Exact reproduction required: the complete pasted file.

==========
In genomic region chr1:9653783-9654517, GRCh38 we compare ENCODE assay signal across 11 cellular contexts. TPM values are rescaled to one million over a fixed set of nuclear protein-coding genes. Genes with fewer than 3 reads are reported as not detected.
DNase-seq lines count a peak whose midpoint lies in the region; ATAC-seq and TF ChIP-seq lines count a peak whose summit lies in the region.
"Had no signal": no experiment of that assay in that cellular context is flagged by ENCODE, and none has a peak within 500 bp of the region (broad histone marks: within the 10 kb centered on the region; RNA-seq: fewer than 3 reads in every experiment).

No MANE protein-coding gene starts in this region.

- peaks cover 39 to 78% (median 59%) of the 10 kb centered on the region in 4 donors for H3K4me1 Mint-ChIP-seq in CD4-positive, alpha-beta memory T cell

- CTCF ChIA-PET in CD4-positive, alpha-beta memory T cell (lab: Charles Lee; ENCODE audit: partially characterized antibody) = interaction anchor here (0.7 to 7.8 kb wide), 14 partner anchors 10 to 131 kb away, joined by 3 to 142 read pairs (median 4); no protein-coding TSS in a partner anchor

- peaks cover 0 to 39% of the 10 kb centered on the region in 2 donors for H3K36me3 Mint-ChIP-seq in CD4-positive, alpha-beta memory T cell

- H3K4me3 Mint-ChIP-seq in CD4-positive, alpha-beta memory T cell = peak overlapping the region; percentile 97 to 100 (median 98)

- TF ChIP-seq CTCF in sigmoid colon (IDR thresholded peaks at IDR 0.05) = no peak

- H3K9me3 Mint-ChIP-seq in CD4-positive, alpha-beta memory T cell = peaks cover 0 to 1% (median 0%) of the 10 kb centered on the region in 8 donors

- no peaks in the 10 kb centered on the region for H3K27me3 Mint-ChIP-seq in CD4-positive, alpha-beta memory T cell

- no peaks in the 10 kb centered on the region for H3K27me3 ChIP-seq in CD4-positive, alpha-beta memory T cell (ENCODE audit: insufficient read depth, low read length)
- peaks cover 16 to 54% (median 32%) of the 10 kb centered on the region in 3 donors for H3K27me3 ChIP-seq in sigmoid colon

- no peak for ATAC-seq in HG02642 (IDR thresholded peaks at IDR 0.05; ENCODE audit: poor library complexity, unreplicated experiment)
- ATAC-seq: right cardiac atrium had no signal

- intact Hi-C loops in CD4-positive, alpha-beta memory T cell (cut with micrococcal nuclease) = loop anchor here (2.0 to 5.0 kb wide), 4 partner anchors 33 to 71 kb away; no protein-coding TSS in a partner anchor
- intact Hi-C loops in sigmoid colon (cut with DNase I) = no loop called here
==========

In genomic region chr1:9653783-9654517, GRCh38 we compare ENCODE assay signal across 11 cellular contexts. TPM values are rescaled to one million over a fixed set of nuclear protein-coding genes. Genes with fewer than 3 reads are reported as not detected.
DNase-seq lines count a peak whose midpoint lies in the region; ATAC-seq and TF ChIP-seq lines count a peak whose summit lies in the region.
"Had no signal": no experiment of that assay in that cellular context is flagged by ENCODE, and none has a peak within 500 bp of the region (broad histone marks: within the 10 kb centered on the region; RNA-seq: fewer than 3 reads in every experiment).

No MANE protein-coding gene starts in this region.

- peaks cover 39 to 78% (median 59%) of the 10 kb centered on the region in 4 donors for H3K4me1 Mint-ChIP-seq in CD4-positive, alpha-beta memory T cell

- CTCF ChIA-PET in CD4-positive, alpha-beta memory T cell (lab: Charles Lee; ENCODE audit: partially characterized antibody) = interaction anchor here (0.7 to 7.8 kb wide), 14 partner anchors 10 to 131 kb away, joined by 3 to 142 read pairs (median 4); no protein-coding TSS in a partner anchor

- peaks cover 0 to 39% of the 10 kb centered on the region in 2 donors for H3K36me3 Mint-ChIP-seq in CD4-positive, alpha-beta memory T cell

- H3K4me3 Mint-ChIP-seq in CD4-positive, alpha-beta memory T cell = peak overlapping the region; percentile 97 to 100 (median 98)

- TF ChIP-seq CTCF in sigmoid colon (IDR thresholded peaks at IDR 0.05) = no peak

- H3K9me3 Mint-ChIP-seq in CD4-positive, alpha-beta memory T cell = peaks cover 0 to 1% (median 0%) of the 10 kb centered on the region in 8 donors

- no peaks in the 10 kb centered on the region for H3K27me3 Mint-ChIP-seq in CD4-positive, alpha-beta memory T cell

- no peaks in the 10 kb centered on the region for H3K27me3 ChIP-seq in CD4-positive, alpha-beta memory T cell (ENCODE audit: insufficient read depth, low read length)
- peaks cover 16 to 54% (median 32%) of the 10 kb centered on the region in 3 donors for H3K27me3 ChIP-seq in sigmoid colon

- no peak for ATAC-seq in HG02642 (IDR thresholded peaks at IDR 0.05; ENCODE audit: poor library complexity, unreplicated experiment)
- ATAC-seq: right cardiac atrium had no signal

- intact Hi-C loops in CD4-positive, alpha-beta memory T cell (cut with micrococcal nuclease) = loop anchor here (2.0 to 5.0 kb wide), 4 partner anchors 33 to 71 kb away; no protein-coding TSS in a partner anchor
- intact Hi-C loops in sigmoid colon (cut with DNase I) = no loop called here